Apple Computer was the one that really benefitted from the new HMI. Xerox allowed Apple to take elements of the Star interface in exchange for Apple stocks. Lisa , the first computer with the new HMI released in 1983, flopped and was followed by the Macintosh the following year. This turned out to be a success that continues to this day, through alternate phases. For several years Apple spent millions USD to enhance the Macintosh GUI, a commitment that paid off in the late 1980s when the professional market boomed and Apple’s GUI became an emblem of the new world of personal computing, widely praised and adopted by artists, writers, and publishers. The consistent implementation of user interfaces across applications was another reason for the success of the Macintosh that made Apple, for some time in the early 1990s, the biggest PC manufacturer.

Unlike what could be seen at Xerox and Apple, the IBM PC running MS-DOS had a cryptic Command Line Interface (CLI), but things were evolving. Already in 1983 some application programs like Visi On by Visi Corp, the company that had developed the epoch-marking Visicalc program, had added an integrated graphical software environment. In 1984 Digital Research announced its GEM icon/desktop user interface for MS-DOS, with just two unmovable, non-resizable windows for file browsing, a deliberately crippled version of its original development.

In the second half of the 1980s, Microsoft embarked on the development of a new OS with a different GUI and for some time cooperated with IBM in the development of their new OS, called OS/2, that IBM hoped would be generally adopted by the PC industry. Later, however, the partnership soured and Microsoft went it alone with Windows. At first the new interface was simply a special MS-DOS application that made available different graphic shells and providing such features as GUI and single-user multitasking. Apple sued Microsoft about the use of the Windows GUI but Microsoft successfully resisted.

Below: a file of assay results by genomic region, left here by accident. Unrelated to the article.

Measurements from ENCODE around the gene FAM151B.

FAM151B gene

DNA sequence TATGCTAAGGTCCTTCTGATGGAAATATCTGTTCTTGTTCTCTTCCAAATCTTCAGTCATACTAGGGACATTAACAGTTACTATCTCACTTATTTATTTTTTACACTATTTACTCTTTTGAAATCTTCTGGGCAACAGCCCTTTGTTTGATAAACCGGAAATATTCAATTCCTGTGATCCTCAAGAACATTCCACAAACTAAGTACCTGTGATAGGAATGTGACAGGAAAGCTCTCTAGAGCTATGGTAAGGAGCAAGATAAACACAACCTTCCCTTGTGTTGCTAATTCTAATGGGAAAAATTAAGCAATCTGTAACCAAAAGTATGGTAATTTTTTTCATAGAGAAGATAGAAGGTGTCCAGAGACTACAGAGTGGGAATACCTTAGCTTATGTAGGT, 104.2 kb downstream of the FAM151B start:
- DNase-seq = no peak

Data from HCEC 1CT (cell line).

A similar process happened with UNIX. Like MS-DOS, UNIX has an obscure CLI inherited from mainframes. In the 1980s UNIX GUI shells were developed by consortia of workstation manufacturers to make their systems easier to use. The principal GUIs were Solaris by Sun Microsystems and Motif by the Open Software Foundation (OSF). 

With computers taking on many more forms than the traditional workstation or the PC, the HMI is becoming more and more crucial. One major case is provided by mobile handsets where reduced device size puts more constraints on the ability of humans to interact with the range of new services on offer today. The hottest spot is the set of technologies that Apple has assembled for its iPod, iPhone and iPad devices, but parallel developments happen on the rival Android front, as specialised by individual handset manufacturers. Companies endeavour to emulate – and sometimes are brought to court in a string of legal battles that seem to never end.

It is now some 40 years since the GUI paradigm was first applied, and its use is now ubiquitous. There is a good reason to expect forms of HMI and many interesting components are indeed available such as speech to text, and voice and gesture commands. However, no new paradigm comparable to the one brought forward by Xerox some 40 years ago is on the horizon.